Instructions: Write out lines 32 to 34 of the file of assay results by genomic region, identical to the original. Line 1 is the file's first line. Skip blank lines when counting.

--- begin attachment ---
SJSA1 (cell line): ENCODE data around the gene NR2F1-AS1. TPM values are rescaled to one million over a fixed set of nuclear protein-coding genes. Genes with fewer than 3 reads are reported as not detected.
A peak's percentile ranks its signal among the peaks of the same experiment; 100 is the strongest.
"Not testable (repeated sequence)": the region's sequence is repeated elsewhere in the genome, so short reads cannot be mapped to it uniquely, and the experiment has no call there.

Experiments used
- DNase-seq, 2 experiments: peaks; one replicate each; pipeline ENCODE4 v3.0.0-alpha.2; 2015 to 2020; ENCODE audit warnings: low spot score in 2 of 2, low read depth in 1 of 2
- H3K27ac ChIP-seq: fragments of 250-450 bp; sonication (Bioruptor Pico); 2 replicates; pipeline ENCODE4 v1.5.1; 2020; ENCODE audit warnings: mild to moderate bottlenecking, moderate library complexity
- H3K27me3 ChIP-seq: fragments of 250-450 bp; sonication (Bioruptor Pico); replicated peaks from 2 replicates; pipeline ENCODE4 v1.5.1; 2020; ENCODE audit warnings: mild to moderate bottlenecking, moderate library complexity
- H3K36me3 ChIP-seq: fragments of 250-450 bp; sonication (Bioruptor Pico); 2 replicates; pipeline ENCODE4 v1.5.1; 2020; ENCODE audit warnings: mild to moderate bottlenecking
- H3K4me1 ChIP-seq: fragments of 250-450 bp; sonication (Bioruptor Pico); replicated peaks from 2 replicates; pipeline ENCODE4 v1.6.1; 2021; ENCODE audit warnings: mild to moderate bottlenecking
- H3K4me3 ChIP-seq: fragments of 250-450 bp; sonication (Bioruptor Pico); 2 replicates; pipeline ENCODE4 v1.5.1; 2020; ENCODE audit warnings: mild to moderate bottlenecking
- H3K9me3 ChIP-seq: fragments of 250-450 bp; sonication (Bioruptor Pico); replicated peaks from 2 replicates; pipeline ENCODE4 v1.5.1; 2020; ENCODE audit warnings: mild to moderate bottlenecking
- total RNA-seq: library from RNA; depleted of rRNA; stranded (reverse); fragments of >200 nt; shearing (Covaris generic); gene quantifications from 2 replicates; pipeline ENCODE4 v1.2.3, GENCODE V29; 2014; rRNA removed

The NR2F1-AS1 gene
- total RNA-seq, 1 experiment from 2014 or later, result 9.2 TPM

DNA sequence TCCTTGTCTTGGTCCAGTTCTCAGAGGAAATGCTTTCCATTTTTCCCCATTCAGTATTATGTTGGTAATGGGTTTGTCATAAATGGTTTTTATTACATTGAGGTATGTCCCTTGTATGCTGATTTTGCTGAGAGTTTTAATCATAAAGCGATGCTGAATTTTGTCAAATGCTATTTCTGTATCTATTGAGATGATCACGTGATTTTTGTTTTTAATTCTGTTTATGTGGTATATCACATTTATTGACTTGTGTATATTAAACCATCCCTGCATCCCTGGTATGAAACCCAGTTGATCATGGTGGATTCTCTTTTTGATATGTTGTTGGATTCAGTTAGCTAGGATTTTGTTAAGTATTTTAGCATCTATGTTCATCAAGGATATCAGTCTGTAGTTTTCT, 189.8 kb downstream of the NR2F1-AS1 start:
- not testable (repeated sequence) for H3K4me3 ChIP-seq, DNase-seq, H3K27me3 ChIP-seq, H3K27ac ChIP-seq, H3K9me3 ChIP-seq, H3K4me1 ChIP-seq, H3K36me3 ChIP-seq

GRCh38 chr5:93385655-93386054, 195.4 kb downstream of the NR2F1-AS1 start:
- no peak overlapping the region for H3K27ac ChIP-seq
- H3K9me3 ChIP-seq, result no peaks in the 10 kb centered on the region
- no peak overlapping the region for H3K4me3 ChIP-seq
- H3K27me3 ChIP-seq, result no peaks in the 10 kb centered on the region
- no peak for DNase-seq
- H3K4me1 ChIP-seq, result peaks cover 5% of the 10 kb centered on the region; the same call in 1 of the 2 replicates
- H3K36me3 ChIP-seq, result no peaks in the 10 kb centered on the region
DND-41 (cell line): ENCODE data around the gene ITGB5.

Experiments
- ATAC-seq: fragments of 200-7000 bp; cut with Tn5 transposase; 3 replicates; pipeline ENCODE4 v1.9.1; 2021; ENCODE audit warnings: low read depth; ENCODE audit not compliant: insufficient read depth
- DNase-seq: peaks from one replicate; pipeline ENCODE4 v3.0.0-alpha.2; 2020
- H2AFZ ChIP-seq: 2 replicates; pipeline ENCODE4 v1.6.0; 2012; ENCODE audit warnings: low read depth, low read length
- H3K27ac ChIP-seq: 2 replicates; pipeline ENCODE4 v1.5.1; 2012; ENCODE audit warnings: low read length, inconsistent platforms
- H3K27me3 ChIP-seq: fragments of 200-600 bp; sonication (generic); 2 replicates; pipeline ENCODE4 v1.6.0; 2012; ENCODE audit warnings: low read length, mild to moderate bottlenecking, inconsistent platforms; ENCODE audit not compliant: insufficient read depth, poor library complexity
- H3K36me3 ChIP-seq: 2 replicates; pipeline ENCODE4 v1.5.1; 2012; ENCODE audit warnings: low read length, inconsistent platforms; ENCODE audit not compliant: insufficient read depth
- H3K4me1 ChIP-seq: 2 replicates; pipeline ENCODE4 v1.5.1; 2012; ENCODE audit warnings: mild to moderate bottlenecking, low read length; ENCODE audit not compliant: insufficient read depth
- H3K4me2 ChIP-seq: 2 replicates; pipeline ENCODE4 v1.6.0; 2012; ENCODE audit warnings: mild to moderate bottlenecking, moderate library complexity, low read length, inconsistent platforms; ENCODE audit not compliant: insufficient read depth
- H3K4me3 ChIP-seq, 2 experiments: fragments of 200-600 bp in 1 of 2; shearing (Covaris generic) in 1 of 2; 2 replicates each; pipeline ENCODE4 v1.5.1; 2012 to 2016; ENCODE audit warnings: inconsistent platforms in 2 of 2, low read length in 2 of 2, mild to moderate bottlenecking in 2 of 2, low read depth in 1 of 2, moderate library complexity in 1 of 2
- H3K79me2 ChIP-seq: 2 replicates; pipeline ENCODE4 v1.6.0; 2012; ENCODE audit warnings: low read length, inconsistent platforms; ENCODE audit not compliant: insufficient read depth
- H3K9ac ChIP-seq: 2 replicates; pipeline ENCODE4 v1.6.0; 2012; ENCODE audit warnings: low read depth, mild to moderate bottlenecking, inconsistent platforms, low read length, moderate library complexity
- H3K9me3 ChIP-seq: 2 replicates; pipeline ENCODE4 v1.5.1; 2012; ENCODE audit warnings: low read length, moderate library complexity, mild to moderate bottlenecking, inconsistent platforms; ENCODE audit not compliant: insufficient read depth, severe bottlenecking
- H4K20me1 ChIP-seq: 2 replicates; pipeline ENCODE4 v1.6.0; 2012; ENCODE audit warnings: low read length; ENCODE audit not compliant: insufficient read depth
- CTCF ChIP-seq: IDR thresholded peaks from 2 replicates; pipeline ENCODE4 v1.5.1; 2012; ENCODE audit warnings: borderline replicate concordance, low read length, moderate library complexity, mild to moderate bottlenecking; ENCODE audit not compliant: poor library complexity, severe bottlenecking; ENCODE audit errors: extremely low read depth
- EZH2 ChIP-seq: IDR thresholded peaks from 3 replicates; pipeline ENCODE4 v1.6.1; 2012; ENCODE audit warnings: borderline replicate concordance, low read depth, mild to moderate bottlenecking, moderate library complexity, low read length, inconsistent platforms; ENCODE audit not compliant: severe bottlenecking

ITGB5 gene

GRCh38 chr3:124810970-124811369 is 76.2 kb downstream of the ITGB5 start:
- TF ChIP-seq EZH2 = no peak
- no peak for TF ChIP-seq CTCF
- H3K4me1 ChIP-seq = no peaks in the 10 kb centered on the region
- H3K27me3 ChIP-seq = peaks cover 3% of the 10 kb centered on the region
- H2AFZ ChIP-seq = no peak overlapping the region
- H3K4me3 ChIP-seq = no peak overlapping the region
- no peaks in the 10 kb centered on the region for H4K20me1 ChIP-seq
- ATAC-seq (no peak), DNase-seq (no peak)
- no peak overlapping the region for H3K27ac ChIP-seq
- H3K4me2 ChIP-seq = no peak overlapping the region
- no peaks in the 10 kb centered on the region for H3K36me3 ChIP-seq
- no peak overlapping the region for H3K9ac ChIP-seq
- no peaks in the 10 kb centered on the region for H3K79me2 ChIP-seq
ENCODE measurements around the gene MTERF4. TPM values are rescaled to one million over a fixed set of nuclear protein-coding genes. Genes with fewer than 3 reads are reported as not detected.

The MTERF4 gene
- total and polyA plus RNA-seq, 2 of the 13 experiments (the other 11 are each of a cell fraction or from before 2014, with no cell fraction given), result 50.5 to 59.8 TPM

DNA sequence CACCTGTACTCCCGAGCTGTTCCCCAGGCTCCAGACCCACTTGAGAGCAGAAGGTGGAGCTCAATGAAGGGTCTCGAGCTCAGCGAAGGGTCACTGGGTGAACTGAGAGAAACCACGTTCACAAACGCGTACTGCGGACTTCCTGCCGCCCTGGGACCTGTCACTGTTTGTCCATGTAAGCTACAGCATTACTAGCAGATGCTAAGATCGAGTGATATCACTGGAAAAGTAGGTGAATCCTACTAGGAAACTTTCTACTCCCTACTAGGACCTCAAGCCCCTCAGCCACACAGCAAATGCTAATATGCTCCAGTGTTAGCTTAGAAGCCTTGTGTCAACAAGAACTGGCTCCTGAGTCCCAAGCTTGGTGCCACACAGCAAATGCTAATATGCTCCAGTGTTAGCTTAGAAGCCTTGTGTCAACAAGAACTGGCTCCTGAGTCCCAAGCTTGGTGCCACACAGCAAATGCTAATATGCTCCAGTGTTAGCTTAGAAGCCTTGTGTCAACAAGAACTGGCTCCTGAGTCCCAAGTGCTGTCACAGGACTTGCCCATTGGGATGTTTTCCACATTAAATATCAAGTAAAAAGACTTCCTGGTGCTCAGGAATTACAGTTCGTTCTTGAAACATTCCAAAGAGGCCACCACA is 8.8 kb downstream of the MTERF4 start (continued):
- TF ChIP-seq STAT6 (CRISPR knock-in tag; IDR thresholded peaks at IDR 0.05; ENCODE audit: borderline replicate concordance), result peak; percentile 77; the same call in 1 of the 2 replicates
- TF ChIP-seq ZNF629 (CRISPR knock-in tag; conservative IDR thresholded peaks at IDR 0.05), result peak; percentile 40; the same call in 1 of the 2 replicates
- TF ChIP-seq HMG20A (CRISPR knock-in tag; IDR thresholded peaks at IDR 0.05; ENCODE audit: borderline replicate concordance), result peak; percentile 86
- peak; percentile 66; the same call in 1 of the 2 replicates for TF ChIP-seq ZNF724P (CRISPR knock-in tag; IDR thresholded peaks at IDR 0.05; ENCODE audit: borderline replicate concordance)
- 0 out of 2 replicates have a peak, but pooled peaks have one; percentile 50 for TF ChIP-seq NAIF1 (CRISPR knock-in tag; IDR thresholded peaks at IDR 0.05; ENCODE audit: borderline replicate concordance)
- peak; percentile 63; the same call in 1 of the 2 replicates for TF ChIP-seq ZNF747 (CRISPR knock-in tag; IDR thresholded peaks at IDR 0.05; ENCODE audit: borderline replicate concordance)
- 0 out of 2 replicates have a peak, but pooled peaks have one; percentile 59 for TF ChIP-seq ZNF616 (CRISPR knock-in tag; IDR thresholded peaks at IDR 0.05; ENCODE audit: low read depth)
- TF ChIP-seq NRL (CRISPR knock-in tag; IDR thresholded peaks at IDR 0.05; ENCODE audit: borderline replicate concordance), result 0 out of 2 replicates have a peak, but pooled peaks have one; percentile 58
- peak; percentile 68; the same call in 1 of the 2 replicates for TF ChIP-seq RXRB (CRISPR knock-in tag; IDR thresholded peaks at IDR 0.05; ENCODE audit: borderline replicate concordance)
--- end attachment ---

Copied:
- H3K36me3 ChIP-seq: 2 replicates; pipeline ENCODE4 v1.5.1; 2012; ENCODE audit warnings: low read length, inconsistent platforms; ENCODE audit not compliant: insufficient read depth
- H3K4me1 ChIP-seq: 2 replicates; pipeline ENCODE4 v1.5.1; 2012; ENCODE audit warnings: mild to moderate bottlenecking, low read length; ENCODE audit not compliant: insufficient read depth
- H3K4me2 ChIP-seq: 2 replicates; pipeline ENCODE4 v1.6.0; 2012; ENCODE audit warnings: mild to moderate bottlenecking, moderate library complexity, low read length, inconsistent platforms; ENCODE audit not compliant: insufficient read depth